Molecular markers, which provide genome-wide measures of genetic similarity, are pinpointing the geographical origin of Western agriculture.
Cereal domestication occurred in the Fertile Crescent — a region of the Near East in which wild progenitors of modern cereals still occur.
New geographical and genetic evidence point to a specific 'core area' in the Fertile Crescent, near the sources of the Tigris and the Euphrates, as the cradle of agriculture.
The transition from wild to domesticated forms mainly entails changes in three key traits: seed size, ear rachis stiffness and the free-threshing habit.
The genes that govern these traits have similar morphological effects in different species and are syntenic.
Reconstructing the genetics of cereal domestication, which occurred ∼10,000 years ago, is a challenging undertaking, but is facilitated by the genetic analysis of polyploid species.
The traits that distinguish wild from domesticated cereals are preserved in archaeological remains, which supplement the genetic evidence in providing landmarks for the timing and location of the origin of agriculture.
About 12,000 years ago, humans began the transition from hunter-gathering to a sedentary, agriculture-based society. From its origins in the Near East, farming expanded throughout Europe, Asia and Africa, together with various domesticated plants and animals. Where, how and why agriculture originated is still debated. But newer findings, on the basis of genome-wide measures of genetic similarity, have traced the origins of some domesticated cereals to wild populations of naturally occurring grasses that persist in the Near East. A better understanding of the genetic differences between wild grasses and domesticated crops adds important facets to the continuing debate on the origin of Western agriculture and the societies to which it gave rise.
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This article is dedicated to A. Bianchi, plant geneticist and teacher. We thank M. Pasemann, S. Effgen, J. Schütze and an anonymous referee for their help.
A population of a species that thrives in natural habitats. In the simplest example, the single species that dominates a field of grass.
The backbone of the ear (inflorescence), which bears lateral spikelets.
The leaf-like structure that protects the seed in cereals. They can be tenacious (hard and not releasing the seeds, indehiscent) or soft (freely release seeds; naked seeds).
The study of the geographical distribution of plant species.
- AMPLIFIED FRAGMENT LENGTH POLYMORPHISM
A mapping method in which genomic DNA from different strains is amplified by PCR using arbitrary primers. DNA fragments that are amplified in one strain are used as polymorphic markers.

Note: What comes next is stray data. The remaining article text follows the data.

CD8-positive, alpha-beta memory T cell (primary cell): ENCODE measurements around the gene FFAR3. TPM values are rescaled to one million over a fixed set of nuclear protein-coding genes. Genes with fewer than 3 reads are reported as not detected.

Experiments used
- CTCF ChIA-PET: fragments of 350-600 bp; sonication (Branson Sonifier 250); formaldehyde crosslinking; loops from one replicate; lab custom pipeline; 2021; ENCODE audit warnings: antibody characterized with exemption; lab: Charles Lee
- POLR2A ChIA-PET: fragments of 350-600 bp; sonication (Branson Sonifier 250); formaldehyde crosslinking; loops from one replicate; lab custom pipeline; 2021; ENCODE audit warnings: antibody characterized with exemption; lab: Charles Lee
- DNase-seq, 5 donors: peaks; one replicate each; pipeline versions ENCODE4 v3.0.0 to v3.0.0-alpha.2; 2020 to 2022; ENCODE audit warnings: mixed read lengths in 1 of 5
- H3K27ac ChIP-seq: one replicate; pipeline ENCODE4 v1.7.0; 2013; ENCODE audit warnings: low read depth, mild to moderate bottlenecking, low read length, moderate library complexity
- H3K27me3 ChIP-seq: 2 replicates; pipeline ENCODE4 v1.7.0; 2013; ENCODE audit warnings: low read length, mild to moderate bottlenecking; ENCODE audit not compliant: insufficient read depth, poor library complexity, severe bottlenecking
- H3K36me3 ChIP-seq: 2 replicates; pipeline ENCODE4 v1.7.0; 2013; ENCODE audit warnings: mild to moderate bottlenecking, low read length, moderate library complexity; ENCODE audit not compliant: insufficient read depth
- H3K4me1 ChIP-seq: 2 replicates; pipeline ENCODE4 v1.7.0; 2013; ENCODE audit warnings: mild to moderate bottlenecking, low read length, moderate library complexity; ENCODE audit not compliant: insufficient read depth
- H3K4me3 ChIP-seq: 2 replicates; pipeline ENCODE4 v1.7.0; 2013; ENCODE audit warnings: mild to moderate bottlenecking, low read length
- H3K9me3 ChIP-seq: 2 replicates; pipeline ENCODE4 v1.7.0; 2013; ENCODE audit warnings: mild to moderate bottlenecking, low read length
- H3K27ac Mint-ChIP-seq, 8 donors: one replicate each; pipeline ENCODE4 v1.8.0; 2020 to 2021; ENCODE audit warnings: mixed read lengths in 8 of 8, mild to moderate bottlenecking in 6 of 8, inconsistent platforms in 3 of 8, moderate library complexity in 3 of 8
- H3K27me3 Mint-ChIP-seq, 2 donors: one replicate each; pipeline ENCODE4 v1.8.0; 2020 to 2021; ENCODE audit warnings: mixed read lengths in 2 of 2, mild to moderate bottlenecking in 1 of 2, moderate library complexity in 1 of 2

Chromosomes that share a common ancestor; although these might differ to some extent, they have a collinear molecular organization. Homoeologues can occur in different species, but can also coexist in the nucleus of polyploid species.
- BRONZE AGE
An archaeological period starting ∼5,500 cal BP in the Fertile Crescent. This corresponds to a later period in Europe.
- HULLED, NON-FREE-THRESHING
(NFT). Forms of cereal that have tenacious glumes.
- SECONDARY HABITAT
A primary habitat is an ecological or geographical zone in which a given species is naturally endemic. The same species might subsequently colonize other areas (secondary habitats) as a consequence of human activities.
- FERAL FORM
A population living in wild habitats that is derived from crosses between wild and domesticated genotypes.
The part of the ear in grasses that contains 1–4 seeds and their surrounding glumes (leaf-like structures).
- DISARTICULATE OR BRITTLE RACHIS
A rachis in which the ear disrupts at maturity into individual spikelets, each bearing a fragment of rachis.
- TOUGH, NON-BRITTLE RACHIS
One that does not release spikelets at maturity. The ear can therefore be threshed to release seeds.
The presence of extra copies, or no copies, of some chromosomes.
- SUBSTITUTION LINE
In polyploids, a new chromosome pair from a related species can be introduced, while eliminating the resident homoeologous pair. This generates a substitution line. When repeated for all chromosomes, the process generates a set of substitution lines.
Collinearity in the order of genes (or of other DNA sequences) in a chromosomal region of two species. Homoeologous chromosomes are largely syntenic.
A non-flowering seed plant (for example, pine).
The presence of more than two chromosomes synapsed in a unit during prophase I of meiosis; this is characteristic of many autopolyploids.
A hexaploid wheat that is still sporadically cultivated in Europe, the grains of which are enclosed (hulled) in glumes.
A bristle-like appendage that is seen on the glumes of many grasses.
- SEED DORMANCY
A physiological condition of a viable seed that prevents germination, even in the presence of otherwise favourable germination conditions (for example, heat or moisture).
A locally adapted strain of a species that is selected and adapted by farmers.
A sample of plant material that is collected at a specific location and maintained in a seed bank.
An experimentally determined profile of genetic markers that is present on a single chromosome of any given individual.
The term used by breeders to refer to the collection of varieties and breeding lines.
A process of recurrent backcrossing that leads to the incorporation of genes from one species into the gene pool of another.
Increase in allele frequency to the point at which all individuals in a population are homozygous.
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Salamini, F., Özkan, H., Brandolini, A. et al. Genetics and geography of wild cereal domestication in the near east. Nat Rev Genet 3, 429–441 (2002). https://doi.org/10.1038/nrg817
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